Stealth was an underlying concept for Ninja Tune upon its launch 25 years ago. But it’s difficult for the immensely popular electronic record label to be stealthy these days.
Ninja Tune was established in 1990 as a way for its founders, Matt Black and Jonathan More of the duo Coldcut, to release music without the restrictions of their major record label contract. Prior to that, Coldcut had gained recognition for taking hip-hop and sampling and projecting them through a decidedly British club-and-rave-culture lens. Their 1987 remix of Eric B. and Rakim’s “Paid In Full” was revolutionary in its inventive use of vocal samples from unexpected sources, and established the duo as pioneers in the left-field beat scene they helped create not only in the U.K., but on an international scale.
A Coldcut-hosted club night in London, naturally called Stealth, gathered together like-minded individuals, many of whom formed Ninja Tune's original roster. While staying away from the idea of superstar DJs, Ninja Tune was (and is) nonetheless more artist-driven than many electronic labels. Names like The Herbaliser, Hex, Funki Porcini and Amon Tobin started exemplifying the Ninja Tune aesthetic, along with Coldcut aliases and side projects like Bogus Order and DJ Food. Meanwhile, Kevin Foakes aka Strictly Kev (part of DJ Food, as well) developed the label's visual side, including several variations on the Ninja Tune logo, the signature black-clad ninja wielding platters of vinyl, originally created by Michael Bartalos.
Back in the label's early days, “you couldn't instantly Wikipedia everything; you had to follow a trail, and that was addictive,” says Jamie Collinson, now head of operations for Ninja Tune North America, whose headquarters are in Echo Park. “You had to hope there’d be something in the magazines about a Ninja Tune artist. Or you’d go to a record store and pluck up the courage to talk to some snobby dude about the label. Everything came in rumor and drips and drops here and there. It was exciting to unravel all that mystery. It made you feel invested and part of something you’d spent time understanding. That’s how people really got into it and became loyal.”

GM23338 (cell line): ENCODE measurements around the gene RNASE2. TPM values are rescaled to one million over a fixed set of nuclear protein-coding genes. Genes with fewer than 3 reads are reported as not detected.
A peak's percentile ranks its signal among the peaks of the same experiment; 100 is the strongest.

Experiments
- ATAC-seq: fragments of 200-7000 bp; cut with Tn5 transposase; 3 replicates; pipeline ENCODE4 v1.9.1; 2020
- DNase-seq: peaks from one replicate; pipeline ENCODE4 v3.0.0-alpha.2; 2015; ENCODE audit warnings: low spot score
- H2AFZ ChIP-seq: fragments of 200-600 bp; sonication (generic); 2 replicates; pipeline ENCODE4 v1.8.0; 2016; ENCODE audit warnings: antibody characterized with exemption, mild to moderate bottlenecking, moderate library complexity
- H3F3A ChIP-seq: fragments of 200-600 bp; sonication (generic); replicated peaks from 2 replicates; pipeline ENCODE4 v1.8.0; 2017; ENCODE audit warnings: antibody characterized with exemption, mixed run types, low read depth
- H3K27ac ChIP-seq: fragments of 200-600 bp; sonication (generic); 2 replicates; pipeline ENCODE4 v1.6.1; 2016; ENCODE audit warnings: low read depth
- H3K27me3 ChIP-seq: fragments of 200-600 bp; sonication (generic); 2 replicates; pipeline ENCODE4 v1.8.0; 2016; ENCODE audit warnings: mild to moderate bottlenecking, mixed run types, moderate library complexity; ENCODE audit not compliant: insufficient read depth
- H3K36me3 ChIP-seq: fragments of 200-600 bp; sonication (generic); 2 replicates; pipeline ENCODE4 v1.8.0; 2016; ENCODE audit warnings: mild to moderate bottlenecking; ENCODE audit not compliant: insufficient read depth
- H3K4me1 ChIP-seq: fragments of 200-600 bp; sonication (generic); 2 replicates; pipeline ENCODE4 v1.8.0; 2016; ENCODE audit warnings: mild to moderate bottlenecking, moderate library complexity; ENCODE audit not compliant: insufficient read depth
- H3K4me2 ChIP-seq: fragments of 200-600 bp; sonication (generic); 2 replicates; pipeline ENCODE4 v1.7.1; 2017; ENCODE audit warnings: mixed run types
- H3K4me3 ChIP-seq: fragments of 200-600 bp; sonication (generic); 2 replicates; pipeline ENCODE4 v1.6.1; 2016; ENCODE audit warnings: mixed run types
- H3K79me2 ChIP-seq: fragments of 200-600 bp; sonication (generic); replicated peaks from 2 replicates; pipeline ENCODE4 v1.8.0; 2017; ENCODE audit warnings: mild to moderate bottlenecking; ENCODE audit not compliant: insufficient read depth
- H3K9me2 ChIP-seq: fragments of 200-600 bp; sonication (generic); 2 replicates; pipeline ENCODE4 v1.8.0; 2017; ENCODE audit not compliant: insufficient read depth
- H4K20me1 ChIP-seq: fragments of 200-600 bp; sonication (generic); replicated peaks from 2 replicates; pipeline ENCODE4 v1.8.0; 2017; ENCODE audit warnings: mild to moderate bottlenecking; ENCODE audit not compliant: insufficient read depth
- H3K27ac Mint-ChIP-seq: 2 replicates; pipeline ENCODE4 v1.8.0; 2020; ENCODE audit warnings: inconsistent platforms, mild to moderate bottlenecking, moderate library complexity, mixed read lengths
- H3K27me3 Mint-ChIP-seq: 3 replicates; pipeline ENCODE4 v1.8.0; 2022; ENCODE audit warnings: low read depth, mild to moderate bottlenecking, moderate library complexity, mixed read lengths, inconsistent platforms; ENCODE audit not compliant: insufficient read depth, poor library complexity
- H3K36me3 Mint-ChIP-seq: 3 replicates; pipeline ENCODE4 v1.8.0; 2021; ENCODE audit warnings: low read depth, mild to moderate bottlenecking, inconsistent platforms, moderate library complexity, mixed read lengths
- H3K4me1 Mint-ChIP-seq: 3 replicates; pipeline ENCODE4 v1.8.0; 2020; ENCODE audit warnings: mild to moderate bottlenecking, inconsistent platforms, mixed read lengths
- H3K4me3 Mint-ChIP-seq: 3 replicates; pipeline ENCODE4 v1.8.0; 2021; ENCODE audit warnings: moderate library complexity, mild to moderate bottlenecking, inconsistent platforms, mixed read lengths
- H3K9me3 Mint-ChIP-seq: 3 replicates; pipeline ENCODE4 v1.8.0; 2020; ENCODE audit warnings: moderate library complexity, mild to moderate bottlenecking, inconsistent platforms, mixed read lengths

Those loyal Ninja Tune followers have been rewarded with over two decades of stellar music that, while no longer stealthy, has not sacrificed quality for marketability. If anything, digital retailers and streaming services have allowed Ninja Tune to reach an ever-wider audience while remaining just as risky.
The label has also branched out with other imprints, including Big Dada for alternative hip-hop releases (or “Afro-punk,” as label co-founder Will Ashon calls it) and Counter Records, home to forward-thinking rock, R&B and dance music acts like The Heavy, Tiga and Andreya Triana. Ninja Tune has also struck production and distribution deals with like-minded labels such as Flying Lotus’ Brainfeeder. And in part because what used to be underground-friendly has become very soundtrack-friendly, Ninja Tune set up camp in Los Angeles in 2009 (prior to that, the label's North American headquarters were in Montreal).
“It always felt like our U.S. spiritual home was Los Angeles,” says Collinson. “We have many artists living here. The beat scene here is very close to what Ninja was doing. There is a perfect storm of business reasons across the spectrum. Los Angeles has a free-spirited, open-minded, experimental electronic thing happening. It’s forward thinking. People figure out new ways to do things here. And L.A. hasn’t priced out all the interesting people.”
“Creative communities can’t thrive were you can’t afford to make mistakes,” says British producer Simon Green aka Bonobo, one of Ninja Tune’s most successful artists now based in Los Angeles. Part of a second wave of Ninja Tune artists, who signed to them in 2000, Green is looking to launch his own Outlier brand in 2016.
“The idea of Ninja Tune is that they’re an incubator for artists to experiment and push themselves in the way they want to develop,” Green continues. “As a label they’ve changed and branched out in many different directions from the original sound, which was fairly regimented. If you think of the retro cycle, what happened 20 years ago is trendy again and Ninja Tune are referencing their early sound once more.”
Marking the occasion of their 25th anniversary, Ninja Tune is hosting curated events across the globe, with only two in North America, both in Los Angeles. The first, on Nov. 21, featuring Bonobo, Jon Hopkins, Leon Vynehall, Sepalcure and Eamon Harkin, will be held at a secret warehouse location in downtown Los Angeles. The second, on Dec. 11, is at the Masonic Lodge at Hollywood Forever, with The Bug featuring Earth and Grouper's Liz Harris. More info at ninjatune.net/ninja25.